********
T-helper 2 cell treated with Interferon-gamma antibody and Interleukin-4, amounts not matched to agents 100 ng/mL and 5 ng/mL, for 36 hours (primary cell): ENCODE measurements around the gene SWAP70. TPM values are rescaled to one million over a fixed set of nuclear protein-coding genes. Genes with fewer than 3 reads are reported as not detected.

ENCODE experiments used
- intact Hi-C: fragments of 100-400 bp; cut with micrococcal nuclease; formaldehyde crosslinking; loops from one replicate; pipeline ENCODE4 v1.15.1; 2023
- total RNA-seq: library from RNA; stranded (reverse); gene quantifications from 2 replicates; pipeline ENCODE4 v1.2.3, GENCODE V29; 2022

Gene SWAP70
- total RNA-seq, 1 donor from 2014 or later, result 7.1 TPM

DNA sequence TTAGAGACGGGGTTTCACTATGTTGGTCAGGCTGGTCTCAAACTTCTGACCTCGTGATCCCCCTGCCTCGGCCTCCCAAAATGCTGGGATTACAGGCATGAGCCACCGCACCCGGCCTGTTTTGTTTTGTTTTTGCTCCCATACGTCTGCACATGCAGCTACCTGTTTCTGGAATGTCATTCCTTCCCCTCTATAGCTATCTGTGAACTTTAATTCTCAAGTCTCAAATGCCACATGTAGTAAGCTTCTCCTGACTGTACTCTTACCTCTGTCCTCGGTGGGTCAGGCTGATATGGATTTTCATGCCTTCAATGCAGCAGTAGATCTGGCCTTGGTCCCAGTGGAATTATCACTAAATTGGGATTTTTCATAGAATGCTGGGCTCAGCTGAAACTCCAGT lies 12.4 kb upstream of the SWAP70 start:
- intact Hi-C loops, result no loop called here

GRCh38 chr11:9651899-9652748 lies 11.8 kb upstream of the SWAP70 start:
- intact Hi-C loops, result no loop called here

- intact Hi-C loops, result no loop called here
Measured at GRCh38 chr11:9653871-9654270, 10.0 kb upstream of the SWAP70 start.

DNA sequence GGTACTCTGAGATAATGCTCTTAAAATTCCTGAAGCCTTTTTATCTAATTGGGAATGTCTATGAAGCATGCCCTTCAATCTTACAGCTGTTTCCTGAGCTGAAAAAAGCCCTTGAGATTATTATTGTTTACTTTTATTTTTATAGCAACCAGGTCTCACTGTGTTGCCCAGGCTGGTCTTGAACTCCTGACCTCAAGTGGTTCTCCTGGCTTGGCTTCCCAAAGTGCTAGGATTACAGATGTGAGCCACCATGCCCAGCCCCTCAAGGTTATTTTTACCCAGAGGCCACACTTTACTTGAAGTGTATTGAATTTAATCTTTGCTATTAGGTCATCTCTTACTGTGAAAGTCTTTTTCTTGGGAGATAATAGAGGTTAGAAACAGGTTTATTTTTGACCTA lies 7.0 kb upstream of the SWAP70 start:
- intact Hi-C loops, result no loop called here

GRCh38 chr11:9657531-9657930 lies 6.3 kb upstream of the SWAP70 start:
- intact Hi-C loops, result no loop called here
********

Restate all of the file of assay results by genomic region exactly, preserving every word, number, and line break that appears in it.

T-helper 2 cell treated with Interferon-gamma antibody and Interleukin-4, amounts not matched to agents 100 ng/mL and 5 ng/mL, for 36 hours (primary cell): ENCODE measurements around the gene SWAP70. TPM values are rescaled to one million over a fixed set of nuclear protein-coding genes. Genes with fewer than 3 reads are reported as not detected.

ENCODE experiments used
- intact Hi-C: fragments of 100-400 bp; cut with micrococcal nuclease; formaldehyde crosslinking; loops from one replicate; pipeline ENCODE4 v1.15.1; 2023
- total RNA-seq: library from RNA; stranded (reverse); gene quantifications from 2 replicates; pipeline ENCODE4 v1.2.3, GENCODE V29; 2022

Gene SWAP70
- total RNA-seq, 1 donor from 2014 or later, result 7.1 TPM

DNA sequence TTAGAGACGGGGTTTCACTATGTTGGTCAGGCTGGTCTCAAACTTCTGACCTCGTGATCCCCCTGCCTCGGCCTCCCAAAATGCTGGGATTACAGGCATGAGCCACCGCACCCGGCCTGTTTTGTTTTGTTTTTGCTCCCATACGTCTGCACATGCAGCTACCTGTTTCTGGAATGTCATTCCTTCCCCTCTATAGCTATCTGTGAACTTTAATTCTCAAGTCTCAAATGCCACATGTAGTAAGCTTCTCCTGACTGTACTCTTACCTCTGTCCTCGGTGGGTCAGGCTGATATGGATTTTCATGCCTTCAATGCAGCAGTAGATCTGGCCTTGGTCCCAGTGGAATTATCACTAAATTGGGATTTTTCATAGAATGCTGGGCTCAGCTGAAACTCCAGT lies 12.4 kb upstream of the SWAP70 start:
- intact Hi-C loops, result no loop called here

GRCh38 chr11:9651899-9652748 lies 11.8 kb upstream of the SWAP70 start:
- intact Hi-C loops, result no loop called here

- intact Hi-C loops, result no loop called here
Measured at GRCh38 chr11:9653871-9654270, 10.0 kb upstream of the SWAP70 start.

DNA sequence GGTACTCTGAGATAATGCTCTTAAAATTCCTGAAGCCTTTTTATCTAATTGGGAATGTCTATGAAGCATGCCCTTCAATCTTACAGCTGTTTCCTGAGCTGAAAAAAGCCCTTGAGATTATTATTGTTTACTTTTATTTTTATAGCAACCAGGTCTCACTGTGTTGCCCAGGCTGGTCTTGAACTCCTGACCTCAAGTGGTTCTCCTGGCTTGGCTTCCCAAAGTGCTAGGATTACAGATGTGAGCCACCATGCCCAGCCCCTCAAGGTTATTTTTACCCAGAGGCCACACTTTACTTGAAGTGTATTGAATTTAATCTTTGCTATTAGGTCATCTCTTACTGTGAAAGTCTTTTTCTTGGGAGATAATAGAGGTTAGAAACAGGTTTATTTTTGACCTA lies 7.0 kb upstream of the SWAP70 start:
- intact Hi-C loops, result no loop called here

GRCh38 chr11:9657531-9657930 lies 6.3 kb upstream of the SWAP70 start:
- intact Hi-C loops, result no loop called here